The three-level house is designed for single-floor living. Most first-floor rooms are located off a central hallway with an attached garage and second-floor apartment at one end and the master-suite at the other. In between, wide openings, some with quoined brick trim, connect the living spaces: living room, music room, kitchen, study, dining room, hearth room/solarium, recreation room, etc. Each end features a laundry room, and there are two strategically placed powder rooms for guests.

The couple did change the intended use of several rooms. They turned what was to be a billiards room into a music room. They moved a masculine light fixture that would have hung above the pool table into a wood-paneled study and made it Chesley's office, and brought in a friend's Steinway piano that needed a temporary home.

"For a long while," Dlott said, "it was the only piece of furniture in the room."

They also closed in a line of three cabinets where there were to be TV sets so "the men could watch three games at a time," she said.

The kitchen

The room every guest of Chesley and Dlott will see is the 30-by-26-foot kitchen located to the left and two steps up from the 500-square-foot entry hall. Leading to the kitchen is a food-preparation room, which features a porthole window, two deep pantry closets, ample counter space, a sink and an intricately carved wood arch that matches and connects to cabinets in the kitchen.

In the center of the limestone-tiled kitchen sits a two-level, granite- and patterned-tile island with a round sink, pop-up television and bar seating for three. A six-burner Thermador range is tucked into an alcove opposite the food-prep room under a custom-carved exhaust hood, and whitewashed cabinets with a farmhouse sink run underneath three large windows that face the front of the property.

Woodwork details dominate the kitchen. A carved cabinet stained to resemble verdigris-colored copper floats in one corner and a five-sided pedestal supports the island's wood-topped bar. Dark wood doors camouflage an extra-wide refrigerator-freezer, and antique wood beams surround a 20-light iron chandelier. A three-foot-thick, brick-line archway leads out of the kitchen into the breakfast room.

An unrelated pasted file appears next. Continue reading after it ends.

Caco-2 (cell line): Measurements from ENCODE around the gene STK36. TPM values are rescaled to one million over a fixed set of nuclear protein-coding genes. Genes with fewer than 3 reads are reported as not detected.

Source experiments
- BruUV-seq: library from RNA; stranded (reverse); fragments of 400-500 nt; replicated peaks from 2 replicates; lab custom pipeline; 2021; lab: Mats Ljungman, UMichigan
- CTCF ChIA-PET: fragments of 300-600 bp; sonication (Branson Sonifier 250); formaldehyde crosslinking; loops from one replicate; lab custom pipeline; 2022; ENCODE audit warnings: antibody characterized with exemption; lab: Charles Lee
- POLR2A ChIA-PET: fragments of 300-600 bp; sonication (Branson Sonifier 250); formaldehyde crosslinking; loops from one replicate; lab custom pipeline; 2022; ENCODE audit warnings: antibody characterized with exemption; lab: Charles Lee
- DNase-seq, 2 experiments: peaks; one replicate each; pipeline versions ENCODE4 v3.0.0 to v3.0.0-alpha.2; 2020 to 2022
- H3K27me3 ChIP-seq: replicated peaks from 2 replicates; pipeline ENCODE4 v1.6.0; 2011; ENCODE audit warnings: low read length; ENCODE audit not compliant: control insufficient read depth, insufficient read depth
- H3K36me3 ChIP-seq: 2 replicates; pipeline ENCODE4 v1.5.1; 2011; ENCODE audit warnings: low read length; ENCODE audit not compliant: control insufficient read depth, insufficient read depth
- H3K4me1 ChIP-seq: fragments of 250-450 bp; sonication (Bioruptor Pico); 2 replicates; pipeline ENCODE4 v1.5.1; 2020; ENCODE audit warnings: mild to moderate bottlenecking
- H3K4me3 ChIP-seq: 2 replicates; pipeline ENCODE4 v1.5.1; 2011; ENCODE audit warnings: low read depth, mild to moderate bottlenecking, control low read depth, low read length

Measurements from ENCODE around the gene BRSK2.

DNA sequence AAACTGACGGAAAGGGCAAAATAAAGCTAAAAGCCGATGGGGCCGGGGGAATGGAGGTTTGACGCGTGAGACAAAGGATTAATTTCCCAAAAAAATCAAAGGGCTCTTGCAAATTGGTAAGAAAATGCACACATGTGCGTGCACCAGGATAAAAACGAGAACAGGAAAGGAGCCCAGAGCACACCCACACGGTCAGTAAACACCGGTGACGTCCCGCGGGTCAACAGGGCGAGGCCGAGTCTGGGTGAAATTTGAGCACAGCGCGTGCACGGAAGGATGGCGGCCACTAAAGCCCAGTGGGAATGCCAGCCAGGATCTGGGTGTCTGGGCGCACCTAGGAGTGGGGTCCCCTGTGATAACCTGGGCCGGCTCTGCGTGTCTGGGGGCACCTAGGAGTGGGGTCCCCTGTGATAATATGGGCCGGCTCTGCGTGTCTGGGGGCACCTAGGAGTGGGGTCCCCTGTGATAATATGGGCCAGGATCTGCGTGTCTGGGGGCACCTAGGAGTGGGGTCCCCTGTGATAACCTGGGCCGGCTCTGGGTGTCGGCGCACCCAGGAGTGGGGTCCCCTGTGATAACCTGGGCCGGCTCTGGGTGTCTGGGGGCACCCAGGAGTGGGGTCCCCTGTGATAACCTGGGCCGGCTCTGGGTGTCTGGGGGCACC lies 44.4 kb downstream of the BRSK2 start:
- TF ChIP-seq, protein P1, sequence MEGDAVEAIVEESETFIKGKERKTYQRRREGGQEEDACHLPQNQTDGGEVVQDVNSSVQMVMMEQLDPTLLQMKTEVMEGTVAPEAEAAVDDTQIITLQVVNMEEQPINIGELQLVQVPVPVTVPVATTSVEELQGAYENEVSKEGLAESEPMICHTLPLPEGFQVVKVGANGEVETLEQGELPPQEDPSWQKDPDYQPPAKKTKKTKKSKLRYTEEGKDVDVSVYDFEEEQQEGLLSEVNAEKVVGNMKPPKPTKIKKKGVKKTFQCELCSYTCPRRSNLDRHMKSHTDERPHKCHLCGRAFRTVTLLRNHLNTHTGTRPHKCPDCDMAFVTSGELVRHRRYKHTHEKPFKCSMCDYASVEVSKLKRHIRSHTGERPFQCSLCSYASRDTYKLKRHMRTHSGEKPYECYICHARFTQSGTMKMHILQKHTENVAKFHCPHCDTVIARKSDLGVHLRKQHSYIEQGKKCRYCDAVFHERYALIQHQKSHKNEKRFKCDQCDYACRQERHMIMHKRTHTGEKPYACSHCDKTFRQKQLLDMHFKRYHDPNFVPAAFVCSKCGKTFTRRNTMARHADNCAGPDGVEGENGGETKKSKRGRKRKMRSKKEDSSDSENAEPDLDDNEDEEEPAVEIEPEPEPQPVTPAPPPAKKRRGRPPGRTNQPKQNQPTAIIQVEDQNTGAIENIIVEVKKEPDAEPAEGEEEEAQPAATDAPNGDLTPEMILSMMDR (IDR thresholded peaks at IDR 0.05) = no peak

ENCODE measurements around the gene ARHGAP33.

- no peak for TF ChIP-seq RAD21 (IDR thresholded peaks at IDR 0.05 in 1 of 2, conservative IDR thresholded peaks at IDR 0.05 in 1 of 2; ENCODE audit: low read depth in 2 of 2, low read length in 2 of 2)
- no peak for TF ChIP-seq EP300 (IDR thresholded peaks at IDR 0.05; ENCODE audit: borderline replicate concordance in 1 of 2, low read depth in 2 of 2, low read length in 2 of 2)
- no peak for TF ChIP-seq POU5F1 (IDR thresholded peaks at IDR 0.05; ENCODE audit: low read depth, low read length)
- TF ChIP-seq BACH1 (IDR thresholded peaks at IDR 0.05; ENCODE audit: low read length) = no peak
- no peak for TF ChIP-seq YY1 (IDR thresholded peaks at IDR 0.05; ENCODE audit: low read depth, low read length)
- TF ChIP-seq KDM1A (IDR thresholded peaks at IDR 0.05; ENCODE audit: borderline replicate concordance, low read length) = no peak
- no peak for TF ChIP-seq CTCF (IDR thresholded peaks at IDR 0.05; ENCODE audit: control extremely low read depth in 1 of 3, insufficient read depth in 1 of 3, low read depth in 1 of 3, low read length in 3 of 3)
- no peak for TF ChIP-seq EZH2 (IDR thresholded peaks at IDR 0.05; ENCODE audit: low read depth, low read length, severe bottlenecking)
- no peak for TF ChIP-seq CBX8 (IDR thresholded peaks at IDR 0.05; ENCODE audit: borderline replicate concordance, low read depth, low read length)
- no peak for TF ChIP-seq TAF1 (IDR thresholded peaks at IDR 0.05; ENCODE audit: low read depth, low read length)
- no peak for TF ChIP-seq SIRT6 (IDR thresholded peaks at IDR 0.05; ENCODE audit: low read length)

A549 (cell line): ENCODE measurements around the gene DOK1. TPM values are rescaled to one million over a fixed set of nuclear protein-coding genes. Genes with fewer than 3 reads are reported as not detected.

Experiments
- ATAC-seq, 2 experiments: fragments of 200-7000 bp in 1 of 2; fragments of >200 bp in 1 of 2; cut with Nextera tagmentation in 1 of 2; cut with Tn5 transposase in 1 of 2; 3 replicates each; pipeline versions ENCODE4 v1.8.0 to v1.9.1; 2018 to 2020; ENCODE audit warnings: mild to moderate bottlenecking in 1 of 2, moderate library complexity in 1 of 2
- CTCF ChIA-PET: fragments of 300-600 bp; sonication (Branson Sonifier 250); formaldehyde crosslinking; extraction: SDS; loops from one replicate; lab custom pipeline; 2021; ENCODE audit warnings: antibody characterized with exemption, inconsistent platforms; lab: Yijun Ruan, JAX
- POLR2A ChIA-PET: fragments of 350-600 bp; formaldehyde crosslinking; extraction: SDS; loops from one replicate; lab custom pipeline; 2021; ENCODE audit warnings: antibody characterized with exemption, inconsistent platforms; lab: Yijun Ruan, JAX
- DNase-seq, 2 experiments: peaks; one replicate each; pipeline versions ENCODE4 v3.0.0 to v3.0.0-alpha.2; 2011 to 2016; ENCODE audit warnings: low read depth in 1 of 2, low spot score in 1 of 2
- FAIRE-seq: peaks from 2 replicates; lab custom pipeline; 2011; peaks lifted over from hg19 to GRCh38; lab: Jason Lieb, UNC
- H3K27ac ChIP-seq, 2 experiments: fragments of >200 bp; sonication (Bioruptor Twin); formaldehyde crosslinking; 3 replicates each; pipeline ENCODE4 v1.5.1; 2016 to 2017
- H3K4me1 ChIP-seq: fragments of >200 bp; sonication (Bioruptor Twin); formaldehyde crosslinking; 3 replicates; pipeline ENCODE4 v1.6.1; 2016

The hearth room/solarium

The house's numerous chandeliers are impressive, but Dlott's favorite is the massive iron leaf-motif and wood chandelier that hangs from the hearth room's vaulted and beamed ceiling. The room features a stone fireplace surround and is wide open to a solarium off the back of the house that's framed in faux-painted, cream-colored mahogany. Combined, the rooms have accommodated a sit-down dinner for 60, Dlott said.

The five-sided solarium provides a view of the greenbelt and swimming pool but no neighboring houses. It best shows off why the property's location is one of the finest in Indian Hill, Realtor Back said. Since some of its windows open, it brings the outdoors in more than the average solarium.

The master-bedroom suite

This end of the house, which is as large as many modest homes in Cincinnati, is where Dlott says she spends a great deal of her time. It is made up of four spaces: bedroom, sitting room, bathroom and closet/dressing room.

Dlott said it was France who suggested Chesley and Dlott place their canopy bed not against the wall facing a window and the swimming pool, but more in the middle of the room, where it separates the adjacent sitting room and faces the fireplace.

"We use it all the time," Dlott said of the fireplace, which is one of six in the house. "We like to turn the fire on at night."

The adjacent sitting room lights up with sunshine day-round and is a favorite place for Dlott to do her needlework. Through a door in the room is a bathroom, which she said is perfect for two people like them who are not used to sharing. Chesley and Dlott have their own vanities and sinks at opposite sides of the spacious room, as well as their own toilets. A soaking tub occupies an alcove with windows facing the greenbelt, and the tiled shower with bench now features the steam system that Chesley had to have.

The couple's closet/dressing room merits a "to die for" tag. Two large built-in storage units face each other in the middle of the room, which, except where there are windows, is lined with storage cabinets, including one bank for Chesley's sweater collection that features glass doors. Around the back is a space just for Dlott: a makeup station equipped with natural light from a north-facing window and vanity top mirror lights.

Making life even more comfortable for the couple is a private staircase in the suit that leads to their lower-level exercise room and a bonus room, where they hang their more formal clothes and shelve their shoes.

Their next move

Dlott said the couple wants to move to a ranch house that’s not too far from Downtown, where they maintain offices. That could mean they move back to Amberley Village, where architecturally attractive ranch homes are aplenty.

Wherever they land, Dlott said, they’ll have to part with many of their possessions and are considering hiring online auctioneers Everything But the House.